This is one of the more difficult lists that I have tried to create over the years. Many of the incumbents on this list have proven their political mettle before, and in normal circumstances, they wouldn’t be in all that much trouble. Others find themselves in the sort of hot water that should automatically sink them, but because of unique circumstances, they might somehow survive. Anyway, here is my current list (including only districts likely to change partisan hands), with the more vulnerable incumbents coming first and the less vulnerable Members coming toward the end.
Rep. Bob Ney (R-Ohio). I’ll be surprised if Ney hasn’t been indicted by the time Election Day rolls around, and if he has any chance of surviving it’s only because the Democrats may nominate Chillicothe Mayor Joe Sulzer, who is a walking political time bomb with his own political and personal baggage. With Ney on the ballot in November, the Republicans will probably lose this district, even though it was redrawn after the 2000 Census to make it reliably Republican. If Ney retires — and he has already filed to run again — the GOP would have a much better chance of holding the seat. Any normal Democrat (attorney Zack Space might meet that test) should beat Ney.
Rep. Tom DeLay (R-Texas). Former House Majority Leader DeLay faces a potentially competitive primary against former National Oceanic and Atmospheric Administration general counsel Tom Campbell, as well as a difficult general election challenge by former Rep. Nick Lampson (D). Lampson’s record gives DeLay plenty to shoot at, but the Congressman’s history of being admonished by the Committee on Standards of Official Conduct and his current vulnerabilities certainly give his opponents ammunition.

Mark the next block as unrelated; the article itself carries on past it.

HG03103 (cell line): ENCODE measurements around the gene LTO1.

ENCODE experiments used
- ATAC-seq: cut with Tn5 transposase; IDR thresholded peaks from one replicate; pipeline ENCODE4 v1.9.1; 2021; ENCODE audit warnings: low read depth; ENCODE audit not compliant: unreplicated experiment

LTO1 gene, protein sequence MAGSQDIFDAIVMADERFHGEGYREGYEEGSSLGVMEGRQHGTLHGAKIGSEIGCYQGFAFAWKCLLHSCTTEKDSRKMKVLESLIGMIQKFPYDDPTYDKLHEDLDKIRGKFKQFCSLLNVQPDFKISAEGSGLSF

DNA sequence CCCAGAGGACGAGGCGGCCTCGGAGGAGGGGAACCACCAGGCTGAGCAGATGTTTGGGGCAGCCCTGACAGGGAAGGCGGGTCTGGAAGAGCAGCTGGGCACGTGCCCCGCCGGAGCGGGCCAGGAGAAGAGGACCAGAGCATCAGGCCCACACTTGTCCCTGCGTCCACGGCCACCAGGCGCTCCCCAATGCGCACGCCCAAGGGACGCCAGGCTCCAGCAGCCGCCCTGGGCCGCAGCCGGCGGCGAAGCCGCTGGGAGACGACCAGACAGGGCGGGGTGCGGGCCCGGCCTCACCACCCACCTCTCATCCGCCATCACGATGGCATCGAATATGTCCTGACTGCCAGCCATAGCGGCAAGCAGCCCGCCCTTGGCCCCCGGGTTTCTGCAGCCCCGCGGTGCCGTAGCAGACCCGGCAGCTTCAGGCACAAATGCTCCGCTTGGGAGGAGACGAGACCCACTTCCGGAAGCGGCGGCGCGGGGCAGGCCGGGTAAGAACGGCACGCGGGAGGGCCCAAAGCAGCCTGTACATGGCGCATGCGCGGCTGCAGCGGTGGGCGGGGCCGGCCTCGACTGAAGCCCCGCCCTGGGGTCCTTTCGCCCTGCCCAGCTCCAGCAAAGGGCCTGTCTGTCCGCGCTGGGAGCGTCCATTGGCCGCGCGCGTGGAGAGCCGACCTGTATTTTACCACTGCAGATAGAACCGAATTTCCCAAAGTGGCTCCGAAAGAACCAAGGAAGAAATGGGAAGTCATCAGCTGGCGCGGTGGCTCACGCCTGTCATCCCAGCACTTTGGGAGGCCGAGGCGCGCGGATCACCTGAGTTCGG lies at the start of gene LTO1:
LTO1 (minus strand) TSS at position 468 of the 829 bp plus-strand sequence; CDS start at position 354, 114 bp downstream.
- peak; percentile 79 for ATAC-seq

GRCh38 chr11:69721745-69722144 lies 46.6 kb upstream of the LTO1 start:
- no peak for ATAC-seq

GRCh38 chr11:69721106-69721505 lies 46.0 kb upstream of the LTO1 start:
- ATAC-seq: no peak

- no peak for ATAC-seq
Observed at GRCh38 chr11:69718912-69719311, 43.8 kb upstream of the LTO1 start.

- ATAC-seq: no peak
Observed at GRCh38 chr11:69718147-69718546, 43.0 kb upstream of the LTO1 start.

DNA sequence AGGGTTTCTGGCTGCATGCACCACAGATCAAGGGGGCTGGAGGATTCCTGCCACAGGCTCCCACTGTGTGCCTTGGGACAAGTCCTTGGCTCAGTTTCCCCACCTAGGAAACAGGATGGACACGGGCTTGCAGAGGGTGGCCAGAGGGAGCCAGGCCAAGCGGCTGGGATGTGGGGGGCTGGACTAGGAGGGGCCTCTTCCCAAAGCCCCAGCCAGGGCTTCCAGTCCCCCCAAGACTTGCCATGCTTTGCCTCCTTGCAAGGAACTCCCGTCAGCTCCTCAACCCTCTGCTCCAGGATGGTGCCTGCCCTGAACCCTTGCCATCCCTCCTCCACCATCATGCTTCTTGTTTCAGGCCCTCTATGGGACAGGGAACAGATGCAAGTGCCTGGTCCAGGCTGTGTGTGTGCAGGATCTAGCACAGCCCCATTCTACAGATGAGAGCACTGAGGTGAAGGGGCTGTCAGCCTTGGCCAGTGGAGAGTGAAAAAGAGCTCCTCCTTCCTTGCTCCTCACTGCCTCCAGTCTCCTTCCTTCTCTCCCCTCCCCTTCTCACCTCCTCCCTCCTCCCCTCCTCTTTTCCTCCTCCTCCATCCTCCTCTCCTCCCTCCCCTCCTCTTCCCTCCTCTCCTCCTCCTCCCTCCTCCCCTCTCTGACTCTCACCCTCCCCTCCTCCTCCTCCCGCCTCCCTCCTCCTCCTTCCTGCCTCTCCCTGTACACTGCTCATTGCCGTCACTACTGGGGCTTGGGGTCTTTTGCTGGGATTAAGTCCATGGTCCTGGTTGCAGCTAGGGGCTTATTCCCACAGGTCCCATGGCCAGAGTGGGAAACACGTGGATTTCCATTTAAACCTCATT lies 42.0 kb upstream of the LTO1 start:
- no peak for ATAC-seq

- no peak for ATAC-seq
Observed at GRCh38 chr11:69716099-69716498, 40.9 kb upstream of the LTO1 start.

Rep. John Hostettler (R-Ind.). Sheriff Brad Ellsworth (D) has plenty of assets, while Hostettler has barely squeaked by against lesser opponents. And the national political environment stinks for Republicans, if you hadn’t noticed. Once again, the National Republican Congressional Committee will have to pour money into this race to try to save Hostettler.
Rep. Jim Gerlach (R-Pa.). Democrat Lois Murphy drew 48 percent last time. She is back for a rematch, and while Gerlach seems more aggressive in defending himself and attacking her, the environment is much worse for the GOP. Plus, Gov. Ed Rendell (D) will be trying to squeeze every possible Democratic vote out of Southeast Pennsylvania to win a tough re-election bid.
Rep. Rob Simmons (R-Conn.). Simmons has done everything he could to be re-elected, including playing a role in “saving” the New London Naval Submarine Base from closure. But his district will be difficult to hold in this political environment. Democrat Joe Courtney, who lost to Simmons in 2002 by a 54 percent to 46 percent margin, had $450,000 in the bank at the end of December, guaranteeing that he will run a well-funded race. If Simmons survives in this political climate, Democrats may finally conclude that they will never beat him.
Terri Henderson, 6, center, whose mother is El Salvador, attends a rally with members of Congress at Union Station's Columbus Circle to announce the Restore Opportunity, Strengthen, and Improve the Economy (ROSIE) Act on July 29, 2014. The legislation provides incentives for government contractors to pay a living wage and other benefits that would help low-income workers.